Chinese awarded US$2bn tender 

Chinese awarded US$2bn tender 

Source: Chinese awarded US$2bn tender – The Zimbabwe Independent


GOVERNMENT has awarded the tender to dualise the US$2 billion Chirundu-Beitbridge highway to Anhui Foreign Economic Construction Group Limited (Afecc) to pacify the Chinese government and the construction firm which was controversially stopped from mining diamonds in Chiadzwa two years ago.

By Tinashe Kairiza

The Zimbabwe Independent can also reveal that Afecc, a vital cog in China’s state-driven capitalism, was jointly extracting diamonds in Chiadzwa with Zimbabwe’s millitary through Anjin Investments. Anjin, and six other diamond companies operating in Chiadzwa, was barred from mining diamonds by government in 2016 for alleged failure to remit taxes and royalties.

The decision infuriated Chinese government officials and investors while putting the country’s investment laws and property rights under global scrutiny.

However, following President Emmerson Mnangagwa’s visit to China in April where his compatriot Xi Jinping complained about how Harare was “unfairly” treating Chinese investors despite good diplomatic relations between the two countries, government officials decided to award the tender to Afecc as a sign of goodwill.

Mnangagwa’s visit came at a time Beijing was also incensed by a damning report released by Harare which indicated that Chinese firms were top on the list of investors who were illegally externalising foreign currency from Zimbabwe.

Mnangagwa visited Beijing seeking a financial bailout to ease the liquidity crunch and cash shortages gripping the economy. He also wanted acceptance and to legitimise his leadership, cement international relations and attract investment.

Xi and Mnangagwa held talks which culminated in the two leaders agreeing to elevate relations between the two countries from being “all-weather friends” to comprehensive strategic level, meaning the relations assumed the highest category in China’s bilateral strategy.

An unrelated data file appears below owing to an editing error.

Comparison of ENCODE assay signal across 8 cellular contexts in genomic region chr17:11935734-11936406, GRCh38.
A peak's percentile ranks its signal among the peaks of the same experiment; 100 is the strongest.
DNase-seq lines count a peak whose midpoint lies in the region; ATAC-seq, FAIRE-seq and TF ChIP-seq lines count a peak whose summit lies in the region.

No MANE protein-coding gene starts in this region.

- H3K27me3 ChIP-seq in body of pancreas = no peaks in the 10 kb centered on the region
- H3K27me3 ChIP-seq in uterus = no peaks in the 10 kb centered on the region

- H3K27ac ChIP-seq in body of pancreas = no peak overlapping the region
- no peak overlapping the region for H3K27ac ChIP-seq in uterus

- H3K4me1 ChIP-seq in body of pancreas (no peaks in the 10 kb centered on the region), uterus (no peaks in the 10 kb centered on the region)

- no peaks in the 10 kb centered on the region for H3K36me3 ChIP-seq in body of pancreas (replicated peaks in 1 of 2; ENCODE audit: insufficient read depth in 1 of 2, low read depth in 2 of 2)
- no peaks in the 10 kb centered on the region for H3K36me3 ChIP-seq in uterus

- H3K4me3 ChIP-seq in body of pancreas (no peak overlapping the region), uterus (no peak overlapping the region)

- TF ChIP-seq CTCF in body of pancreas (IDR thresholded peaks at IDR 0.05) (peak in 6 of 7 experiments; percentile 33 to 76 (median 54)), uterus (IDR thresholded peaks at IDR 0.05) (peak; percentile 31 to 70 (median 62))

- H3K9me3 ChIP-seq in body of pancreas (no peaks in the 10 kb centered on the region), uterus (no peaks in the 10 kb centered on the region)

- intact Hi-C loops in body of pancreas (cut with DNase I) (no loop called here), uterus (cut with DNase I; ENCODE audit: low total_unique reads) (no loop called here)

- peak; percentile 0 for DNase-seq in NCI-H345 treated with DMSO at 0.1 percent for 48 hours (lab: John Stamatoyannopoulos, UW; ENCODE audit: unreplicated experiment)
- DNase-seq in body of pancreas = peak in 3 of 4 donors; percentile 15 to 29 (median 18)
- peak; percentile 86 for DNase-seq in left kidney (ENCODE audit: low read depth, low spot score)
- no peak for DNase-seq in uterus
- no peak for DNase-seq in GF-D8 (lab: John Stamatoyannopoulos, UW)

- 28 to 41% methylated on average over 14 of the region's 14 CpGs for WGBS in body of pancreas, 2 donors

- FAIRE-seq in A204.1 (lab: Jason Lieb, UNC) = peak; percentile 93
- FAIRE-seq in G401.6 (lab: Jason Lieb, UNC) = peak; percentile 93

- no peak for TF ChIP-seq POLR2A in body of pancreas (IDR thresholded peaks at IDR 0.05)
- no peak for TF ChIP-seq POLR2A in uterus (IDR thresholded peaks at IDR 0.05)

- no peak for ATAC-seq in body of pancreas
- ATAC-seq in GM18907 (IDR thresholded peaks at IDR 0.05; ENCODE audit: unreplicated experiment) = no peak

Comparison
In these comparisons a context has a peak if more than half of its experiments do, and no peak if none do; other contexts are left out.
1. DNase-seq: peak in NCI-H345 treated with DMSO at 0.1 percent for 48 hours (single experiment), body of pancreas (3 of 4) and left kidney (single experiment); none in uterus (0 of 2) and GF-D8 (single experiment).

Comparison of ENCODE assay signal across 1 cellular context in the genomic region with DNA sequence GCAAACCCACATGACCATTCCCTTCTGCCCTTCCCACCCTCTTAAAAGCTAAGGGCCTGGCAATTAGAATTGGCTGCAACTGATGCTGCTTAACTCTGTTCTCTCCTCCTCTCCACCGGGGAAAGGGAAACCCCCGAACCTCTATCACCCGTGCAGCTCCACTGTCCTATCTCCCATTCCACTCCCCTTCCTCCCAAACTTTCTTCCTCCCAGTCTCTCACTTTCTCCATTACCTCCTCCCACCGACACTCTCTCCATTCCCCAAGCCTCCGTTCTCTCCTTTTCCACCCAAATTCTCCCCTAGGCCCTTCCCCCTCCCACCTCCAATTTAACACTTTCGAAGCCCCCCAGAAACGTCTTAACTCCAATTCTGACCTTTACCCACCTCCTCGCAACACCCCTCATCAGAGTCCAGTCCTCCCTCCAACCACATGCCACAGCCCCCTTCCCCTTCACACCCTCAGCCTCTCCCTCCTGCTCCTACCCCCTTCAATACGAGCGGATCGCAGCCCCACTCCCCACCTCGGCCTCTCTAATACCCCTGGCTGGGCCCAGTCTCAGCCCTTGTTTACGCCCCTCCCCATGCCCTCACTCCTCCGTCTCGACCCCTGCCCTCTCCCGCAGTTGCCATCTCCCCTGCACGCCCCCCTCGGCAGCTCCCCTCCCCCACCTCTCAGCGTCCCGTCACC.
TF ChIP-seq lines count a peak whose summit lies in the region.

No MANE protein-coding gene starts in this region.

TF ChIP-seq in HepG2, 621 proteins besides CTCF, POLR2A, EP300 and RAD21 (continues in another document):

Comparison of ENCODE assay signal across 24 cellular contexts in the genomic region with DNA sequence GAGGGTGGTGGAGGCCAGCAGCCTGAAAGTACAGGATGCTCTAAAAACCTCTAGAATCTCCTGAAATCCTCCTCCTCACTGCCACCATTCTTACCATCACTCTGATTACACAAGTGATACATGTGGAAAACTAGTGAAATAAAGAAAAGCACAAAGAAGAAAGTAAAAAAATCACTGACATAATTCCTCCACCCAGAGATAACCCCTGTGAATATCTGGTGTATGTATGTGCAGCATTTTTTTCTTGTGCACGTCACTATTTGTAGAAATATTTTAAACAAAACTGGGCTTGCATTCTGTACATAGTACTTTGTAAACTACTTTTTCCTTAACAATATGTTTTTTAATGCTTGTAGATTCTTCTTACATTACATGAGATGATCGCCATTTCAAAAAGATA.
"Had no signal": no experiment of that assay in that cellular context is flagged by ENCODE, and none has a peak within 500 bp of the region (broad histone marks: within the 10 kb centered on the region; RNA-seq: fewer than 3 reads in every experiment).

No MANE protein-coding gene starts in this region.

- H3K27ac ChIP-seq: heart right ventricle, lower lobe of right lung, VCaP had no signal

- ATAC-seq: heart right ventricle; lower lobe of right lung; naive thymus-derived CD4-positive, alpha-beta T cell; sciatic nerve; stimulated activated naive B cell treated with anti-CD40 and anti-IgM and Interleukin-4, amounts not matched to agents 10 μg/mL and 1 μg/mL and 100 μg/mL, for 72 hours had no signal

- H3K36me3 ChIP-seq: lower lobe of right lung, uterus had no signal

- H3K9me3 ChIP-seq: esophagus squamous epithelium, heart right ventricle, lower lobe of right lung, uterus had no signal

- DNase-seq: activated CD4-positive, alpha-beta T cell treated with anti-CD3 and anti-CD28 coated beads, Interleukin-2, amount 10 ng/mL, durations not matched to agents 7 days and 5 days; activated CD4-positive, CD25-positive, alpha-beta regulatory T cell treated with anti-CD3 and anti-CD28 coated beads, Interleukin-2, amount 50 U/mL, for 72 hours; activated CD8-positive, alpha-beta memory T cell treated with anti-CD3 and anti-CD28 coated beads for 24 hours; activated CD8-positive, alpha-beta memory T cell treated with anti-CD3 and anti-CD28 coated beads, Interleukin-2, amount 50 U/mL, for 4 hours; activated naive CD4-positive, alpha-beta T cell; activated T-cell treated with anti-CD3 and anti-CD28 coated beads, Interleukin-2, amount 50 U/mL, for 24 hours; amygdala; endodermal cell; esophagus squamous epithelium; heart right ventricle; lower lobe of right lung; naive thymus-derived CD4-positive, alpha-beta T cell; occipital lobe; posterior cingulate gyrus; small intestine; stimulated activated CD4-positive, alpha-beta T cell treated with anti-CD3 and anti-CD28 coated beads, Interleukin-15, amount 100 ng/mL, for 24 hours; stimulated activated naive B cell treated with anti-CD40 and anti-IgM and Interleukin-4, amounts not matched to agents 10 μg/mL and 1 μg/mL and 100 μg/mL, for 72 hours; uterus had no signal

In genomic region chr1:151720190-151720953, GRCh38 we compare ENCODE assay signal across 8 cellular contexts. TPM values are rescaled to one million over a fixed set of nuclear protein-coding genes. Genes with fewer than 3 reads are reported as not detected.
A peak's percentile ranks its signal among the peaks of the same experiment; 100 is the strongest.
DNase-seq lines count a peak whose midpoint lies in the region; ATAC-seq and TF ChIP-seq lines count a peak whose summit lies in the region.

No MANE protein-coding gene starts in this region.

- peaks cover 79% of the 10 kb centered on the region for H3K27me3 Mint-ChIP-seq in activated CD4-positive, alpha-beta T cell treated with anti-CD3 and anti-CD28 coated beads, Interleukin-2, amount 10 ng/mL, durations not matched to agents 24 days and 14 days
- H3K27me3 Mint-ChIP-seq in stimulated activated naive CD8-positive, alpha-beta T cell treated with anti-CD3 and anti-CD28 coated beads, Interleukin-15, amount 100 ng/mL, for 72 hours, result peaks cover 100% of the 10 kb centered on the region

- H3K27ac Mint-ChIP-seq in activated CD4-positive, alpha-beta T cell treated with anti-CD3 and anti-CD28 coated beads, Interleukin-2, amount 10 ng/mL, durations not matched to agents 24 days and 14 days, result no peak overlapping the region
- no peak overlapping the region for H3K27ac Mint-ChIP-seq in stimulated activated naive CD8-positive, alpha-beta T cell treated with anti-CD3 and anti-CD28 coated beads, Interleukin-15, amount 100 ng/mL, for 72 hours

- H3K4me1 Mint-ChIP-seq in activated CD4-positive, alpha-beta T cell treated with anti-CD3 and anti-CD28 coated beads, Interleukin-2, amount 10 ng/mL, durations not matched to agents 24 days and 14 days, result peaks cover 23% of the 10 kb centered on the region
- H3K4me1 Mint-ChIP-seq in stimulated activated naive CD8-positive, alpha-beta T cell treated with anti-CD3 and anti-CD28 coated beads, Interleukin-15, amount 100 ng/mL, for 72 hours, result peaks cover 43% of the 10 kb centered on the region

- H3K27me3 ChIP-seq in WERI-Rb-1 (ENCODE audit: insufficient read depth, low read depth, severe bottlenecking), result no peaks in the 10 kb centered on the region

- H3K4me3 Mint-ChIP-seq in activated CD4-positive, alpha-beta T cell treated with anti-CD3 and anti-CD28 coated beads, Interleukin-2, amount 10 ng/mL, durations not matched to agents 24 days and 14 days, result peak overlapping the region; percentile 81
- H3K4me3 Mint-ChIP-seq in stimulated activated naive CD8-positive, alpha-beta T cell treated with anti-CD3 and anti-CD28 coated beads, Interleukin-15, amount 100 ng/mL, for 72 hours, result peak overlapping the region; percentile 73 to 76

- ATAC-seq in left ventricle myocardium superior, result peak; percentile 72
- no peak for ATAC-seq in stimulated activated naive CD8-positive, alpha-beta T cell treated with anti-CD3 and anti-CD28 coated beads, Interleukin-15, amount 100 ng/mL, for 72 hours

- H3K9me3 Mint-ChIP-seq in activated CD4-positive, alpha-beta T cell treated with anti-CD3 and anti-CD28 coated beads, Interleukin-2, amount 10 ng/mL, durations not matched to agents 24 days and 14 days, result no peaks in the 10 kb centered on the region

“On its part China, after the elevation of relations, agreed to extend loans to Zimbabwe including for the refurbishment of Hwange Power Station’s units 7 and 8 which were on hold because insurance firm Sinosure was refusing to guarantee loans from Chinese banks to Zimbabwean companies because of the government’s failure to repay arrears already owed to China,” a government official said.

“As a gesture of goodwill the Zimbabwean government then considered awarding the Beitbridge-Chirundu project to a Chinese company, particularly Afecc which was hard done in Chiadzwa.”

The Hwange thermal power expansion project, which was commissioned by Mnangagwa last month, is expected to add 300 megawatts to the national grid.

Shortly after Mnangagwa’s visit to Beijing, government controversially reversed the tender to roll out the Chirundu-Beitbridge dualisation project, initially awarded to Austrian firm Geiger International and its Chinese partner China Harbour Engineering Company (Chec) Ltd, a subsidiary of China Communications Construction Company Ltd (CCCC).

The Austrian firm clinched the multi-billion tender in 2016, but work never commenced, as the company dithered, while Chec was also blacklisted by the World Bank (WB) over fraudulent practices.

“Government is negotiating with Afecc over that deal (Chirundu-Beitbridge dualisation project). In fact, the deal is almost finalised,” an official said.
Transport minister Joram Gumbo this week confirmed that discussions with Afecc were at an advanced stage.

In April, the Independent reported that government was considering restoring Anjin’s diamond mining licence.

Afecc has sunk an estimated US$225 million in Anjin to set up operations in Chiadzwa.

Mnangagwa in April said after crafting the new diamond policy, government would consider licencing new players in the sector.

In Zimbabwe, Afecc’s portfolio, through its Anjin Investments vehicle, includes the three-star Golden Peacock Hotel in Mutare and shareholding in Harare’s Long Cheng Plaza mall through Afecc. The Chinese firm constructed the US$98 million National Defence University which now hosts regional millitary personnel who come for training in Zimbabwe.


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